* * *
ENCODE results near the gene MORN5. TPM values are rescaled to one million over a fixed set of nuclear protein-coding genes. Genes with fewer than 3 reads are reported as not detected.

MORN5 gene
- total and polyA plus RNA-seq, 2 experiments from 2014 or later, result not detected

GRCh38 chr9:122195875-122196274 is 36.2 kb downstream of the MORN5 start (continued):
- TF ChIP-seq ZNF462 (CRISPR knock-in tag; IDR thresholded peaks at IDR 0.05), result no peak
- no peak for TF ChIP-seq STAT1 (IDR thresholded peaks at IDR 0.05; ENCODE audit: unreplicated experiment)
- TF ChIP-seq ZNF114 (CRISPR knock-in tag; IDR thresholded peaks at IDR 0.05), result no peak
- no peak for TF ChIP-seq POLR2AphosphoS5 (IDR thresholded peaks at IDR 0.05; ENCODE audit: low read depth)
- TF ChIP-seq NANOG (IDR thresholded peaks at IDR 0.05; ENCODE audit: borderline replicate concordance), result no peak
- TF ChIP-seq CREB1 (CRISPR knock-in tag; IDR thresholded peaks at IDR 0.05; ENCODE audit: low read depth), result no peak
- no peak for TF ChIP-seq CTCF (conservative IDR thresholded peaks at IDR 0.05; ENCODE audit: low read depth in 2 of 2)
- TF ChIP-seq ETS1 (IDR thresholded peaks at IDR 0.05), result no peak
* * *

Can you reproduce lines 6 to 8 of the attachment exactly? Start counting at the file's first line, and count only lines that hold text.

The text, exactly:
- no peak for TF ChIP-seq STAT1 (IDR thresholded peaks at IDR 0.05; ENCODE audit: unreplicated experiment)
- TF ChIP-seq ZNF114 (CRISPR knock-in tag; IDR thresholded peaks at IDR 0.05), result no peak
- no peak for TF ChIP-seq POLR2AphosphoS5 (IDR thresholded peaks at IDR 0.05; ENCODE audit: low read depth)